Vote Now, Read Later: A Georgia Legislative Tradition

House members throw up paper at the conclusion of the legislative session in the House Chamber, Friday, April 3, 2015, in Atlanta. By law, Georgia's General Assembly meets for 40 working days each year.
House members throw up paper at the conclusion of the legislative session in the House Chamber, Friday, April 3, 2015, in Atlanta. By law, Georgia's General Assembly meets for 40 working days each year.
Credit Branden Camp / ASSOCIATED PRESS

Georgia lawmakers gather this month for the 40 day general assembly, but many of their most important decisions won’t be made until the spring — in the final days, and even hours, of the session.

The last-minute scramble to pass bills is a bipartisan Georgia tradition that some lawmakers say does not allow enough time to review legislation and avoid harming Georgians, let alone assess the potential effects of complicated laws.

Last year, just before midnight on the second-to-last day of the 2015 General Assembly, transportation bill HB 170, which aimed to raise hundreds of millions in tax dollars, appeared before the state Senate for a vote.

The chamber’s president, Lieutenant Governor Casey Cagle let Republican Rep. Mike Crane of Newnan ask a question about the bill. Crane wasn’t happy.

“Mr. President, isn’t it true that this is an unqualified midnight run on Georgia taxpayers?” Crane accused.

Cagle called Crane’s statements offensive, and the bill passed quickly. It was the most discussed piece of legislation during the session, but the version that passed included a $5 per night tax for hotel customers that was added just hours before the Senate voted to approve it.

That came as a shock to lobbyist Jim Sprouse, who leads the Georgia Hotel and Lodging Association.

“We didn’t have any heads up, any advance warning, no discussion or opportunity to provide data,” Sprouse said.

Sprouse said the $5 per night tax puts an unfair burden on the industry, and it pushes business to other states. He said he did just about all he could to influence lawmakers before the midnight vote.

“Even when they were on the floor taking the vote, we were trading text messages with them,” Sprouse recalled.

For Georgians without the cell phone numbers of their representatives, communication is essentially impossible amidst the traditional midnight lawmaking.

Republican Sen. Bill Heath of Cedartown called this situation “a disgrace.” Heath said that on that late night at the end of the 2015 session, hotel owners in his district did not have time to tell him what they thought about the transportation bill.

“Those people were back in their businesses trying to get people settled in for the night,” Heath said. “They weren’t down here looking over the rail at the legislature working.”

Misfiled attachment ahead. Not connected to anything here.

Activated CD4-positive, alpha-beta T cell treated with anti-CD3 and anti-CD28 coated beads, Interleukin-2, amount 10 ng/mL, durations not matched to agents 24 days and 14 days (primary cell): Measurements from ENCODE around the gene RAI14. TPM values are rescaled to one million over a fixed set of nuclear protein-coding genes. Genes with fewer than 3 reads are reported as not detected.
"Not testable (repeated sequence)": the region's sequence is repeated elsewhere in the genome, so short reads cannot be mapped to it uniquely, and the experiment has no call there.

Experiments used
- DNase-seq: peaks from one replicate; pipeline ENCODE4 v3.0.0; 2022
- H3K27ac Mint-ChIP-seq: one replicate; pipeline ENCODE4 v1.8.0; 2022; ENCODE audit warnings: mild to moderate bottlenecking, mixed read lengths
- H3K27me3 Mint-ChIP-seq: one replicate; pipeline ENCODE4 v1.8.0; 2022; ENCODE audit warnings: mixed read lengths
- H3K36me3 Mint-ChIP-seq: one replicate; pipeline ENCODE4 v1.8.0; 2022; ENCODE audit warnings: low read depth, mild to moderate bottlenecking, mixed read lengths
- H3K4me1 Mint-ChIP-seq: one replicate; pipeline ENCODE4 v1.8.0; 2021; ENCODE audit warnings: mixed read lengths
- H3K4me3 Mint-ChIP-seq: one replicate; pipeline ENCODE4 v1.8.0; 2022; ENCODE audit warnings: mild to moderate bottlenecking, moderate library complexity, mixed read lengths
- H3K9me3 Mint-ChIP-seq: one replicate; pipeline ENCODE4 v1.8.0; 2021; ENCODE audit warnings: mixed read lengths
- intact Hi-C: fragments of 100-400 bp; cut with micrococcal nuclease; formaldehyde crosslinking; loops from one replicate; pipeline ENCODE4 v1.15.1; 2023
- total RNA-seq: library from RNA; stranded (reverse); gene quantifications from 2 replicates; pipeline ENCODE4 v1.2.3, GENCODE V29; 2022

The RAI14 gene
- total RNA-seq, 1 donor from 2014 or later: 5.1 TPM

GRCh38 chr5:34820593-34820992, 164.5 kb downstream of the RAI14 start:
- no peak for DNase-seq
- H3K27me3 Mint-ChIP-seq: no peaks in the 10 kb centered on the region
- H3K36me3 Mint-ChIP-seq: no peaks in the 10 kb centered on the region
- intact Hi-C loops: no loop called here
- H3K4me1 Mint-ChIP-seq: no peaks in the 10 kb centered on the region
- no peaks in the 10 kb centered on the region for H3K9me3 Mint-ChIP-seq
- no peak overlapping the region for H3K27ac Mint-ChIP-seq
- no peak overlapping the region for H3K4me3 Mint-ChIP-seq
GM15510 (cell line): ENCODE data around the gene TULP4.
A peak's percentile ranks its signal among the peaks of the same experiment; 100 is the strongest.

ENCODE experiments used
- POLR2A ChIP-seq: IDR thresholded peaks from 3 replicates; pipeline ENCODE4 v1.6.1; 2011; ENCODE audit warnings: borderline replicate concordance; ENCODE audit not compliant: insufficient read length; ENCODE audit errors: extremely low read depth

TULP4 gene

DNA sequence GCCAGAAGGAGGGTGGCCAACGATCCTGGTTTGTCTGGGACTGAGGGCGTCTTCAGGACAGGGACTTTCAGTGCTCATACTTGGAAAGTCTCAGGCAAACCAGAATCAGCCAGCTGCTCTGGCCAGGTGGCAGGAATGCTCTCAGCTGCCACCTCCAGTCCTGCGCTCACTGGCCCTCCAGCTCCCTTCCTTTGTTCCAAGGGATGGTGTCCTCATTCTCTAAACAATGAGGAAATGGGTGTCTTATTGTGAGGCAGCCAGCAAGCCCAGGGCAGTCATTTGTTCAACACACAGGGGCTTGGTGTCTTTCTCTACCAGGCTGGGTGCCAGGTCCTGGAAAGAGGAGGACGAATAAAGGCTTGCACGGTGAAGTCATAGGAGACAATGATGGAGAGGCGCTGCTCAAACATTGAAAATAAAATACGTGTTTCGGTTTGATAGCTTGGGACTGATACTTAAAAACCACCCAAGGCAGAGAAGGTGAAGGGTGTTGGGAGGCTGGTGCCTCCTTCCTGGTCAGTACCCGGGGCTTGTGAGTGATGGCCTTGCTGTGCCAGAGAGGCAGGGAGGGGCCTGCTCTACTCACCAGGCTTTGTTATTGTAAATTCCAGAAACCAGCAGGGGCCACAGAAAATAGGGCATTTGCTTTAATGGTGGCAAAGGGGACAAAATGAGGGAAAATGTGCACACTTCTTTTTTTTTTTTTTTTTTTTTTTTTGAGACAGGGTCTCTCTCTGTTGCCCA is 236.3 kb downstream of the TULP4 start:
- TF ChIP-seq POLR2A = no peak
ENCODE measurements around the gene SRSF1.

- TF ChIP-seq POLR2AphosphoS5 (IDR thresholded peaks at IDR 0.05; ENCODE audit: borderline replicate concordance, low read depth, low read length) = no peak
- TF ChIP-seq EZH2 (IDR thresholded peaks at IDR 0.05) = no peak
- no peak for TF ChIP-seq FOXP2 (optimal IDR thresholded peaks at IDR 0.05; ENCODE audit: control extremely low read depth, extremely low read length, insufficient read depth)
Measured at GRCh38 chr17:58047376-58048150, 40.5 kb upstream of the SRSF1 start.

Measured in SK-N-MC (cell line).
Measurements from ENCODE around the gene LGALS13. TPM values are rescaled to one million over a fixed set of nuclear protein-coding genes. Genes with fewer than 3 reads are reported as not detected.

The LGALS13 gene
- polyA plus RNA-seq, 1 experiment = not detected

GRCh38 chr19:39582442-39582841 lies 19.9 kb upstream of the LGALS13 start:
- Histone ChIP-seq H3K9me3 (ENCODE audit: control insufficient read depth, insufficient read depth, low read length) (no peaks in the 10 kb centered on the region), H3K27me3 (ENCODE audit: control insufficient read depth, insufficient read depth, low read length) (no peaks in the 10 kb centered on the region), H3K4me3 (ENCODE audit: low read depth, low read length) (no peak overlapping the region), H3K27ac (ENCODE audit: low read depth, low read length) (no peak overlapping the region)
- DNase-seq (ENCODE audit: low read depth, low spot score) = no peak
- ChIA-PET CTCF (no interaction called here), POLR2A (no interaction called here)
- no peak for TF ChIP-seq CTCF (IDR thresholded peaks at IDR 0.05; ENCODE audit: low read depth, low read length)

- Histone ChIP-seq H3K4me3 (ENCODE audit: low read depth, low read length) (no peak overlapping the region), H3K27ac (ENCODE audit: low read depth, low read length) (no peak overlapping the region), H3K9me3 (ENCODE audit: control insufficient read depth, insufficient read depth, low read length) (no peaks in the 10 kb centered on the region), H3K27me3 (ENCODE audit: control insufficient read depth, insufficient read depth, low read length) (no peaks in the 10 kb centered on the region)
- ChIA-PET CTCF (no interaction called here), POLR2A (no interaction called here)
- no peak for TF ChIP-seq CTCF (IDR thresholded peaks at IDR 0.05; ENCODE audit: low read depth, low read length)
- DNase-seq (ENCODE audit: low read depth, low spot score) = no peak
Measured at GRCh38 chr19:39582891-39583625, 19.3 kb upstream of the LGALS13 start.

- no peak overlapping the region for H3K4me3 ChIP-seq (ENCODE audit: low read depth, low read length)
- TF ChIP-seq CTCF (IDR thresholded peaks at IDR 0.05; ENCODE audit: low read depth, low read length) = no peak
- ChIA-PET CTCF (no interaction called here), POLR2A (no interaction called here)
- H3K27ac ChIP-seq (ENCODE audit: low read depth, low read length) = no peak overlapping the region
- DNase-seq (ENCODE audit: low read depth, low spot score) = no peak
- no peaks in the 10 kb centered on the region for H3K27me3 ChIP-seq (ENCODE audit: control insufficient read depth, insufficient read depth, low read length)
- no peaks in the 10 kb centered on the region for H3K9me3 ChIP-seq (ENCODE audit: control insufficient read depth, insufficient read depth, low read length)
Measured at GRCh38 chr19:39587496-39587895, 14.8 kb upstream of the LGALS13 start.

Heath voted against the bill, because he said he did not have enough time to review it.

The bill had come from a conference committee of senators and representatives. Every year, these committees agree on versions of bills that are released to both chambers, sometimes only a few hours before they are up for a vote.

That is what happened to the hotel tax.

“It’s a process to get some resolution, but it’s a very dangerous process,” Heath said. Heath thinks lawmakers should have more time to review the bills that come from these conference committees, and he will propose a constitutional amendment to require that legislators see all bills the night before a vote.

However, Heath himself admits it would take a revolt of sorts for that to happen.

“Unless a significant majority of the rank and file rise up and complain and say we’re not going to do this anymore, the system will pretty much keep going on this way,” said Tom Crawford, editor of the Georgia Report, who has covered the legislature for more than a decade.

Crawford said last minute votes on conference committee bills give the Speaker of the House and the Lieutenant Governor more control and helps them get complicated bills passed.

Those leaders declined to comment for this story.

Crawford also said midnight lawmaking is a bipartisan Georgia tradition. When Democrats controlled the house and senate, they did the same thing.

“The fact that you have the top leadership in the Senate and the House, who do this year after year, is a pretty good indication that this is way the leadership wants the process to run,” Crawford said.

Sen. Nan Orrock said she has seen leaders of the House and Senate use conference committees to slide bills through at the last-minute for years.

“That’s why they say watching laws being made is like watching sausage being made,” Orrock said. “All sorts of things are being thrown in willy-nilly, nobody can tell you exactly what is thrown in, and it’s mish-mash of lord knows what when it actually comes to the floor.”

Orrock recalled a bill that passed in the final minutes of a legislative session during the early 1990s that banned nurses from giving injections, and later had to be undone in the courts.

The public’s interest was not served, Orrock said.

While the events of this year’s General Assembly cannot be predicted, it is clear that many debates will not be resolved until the midnight hour.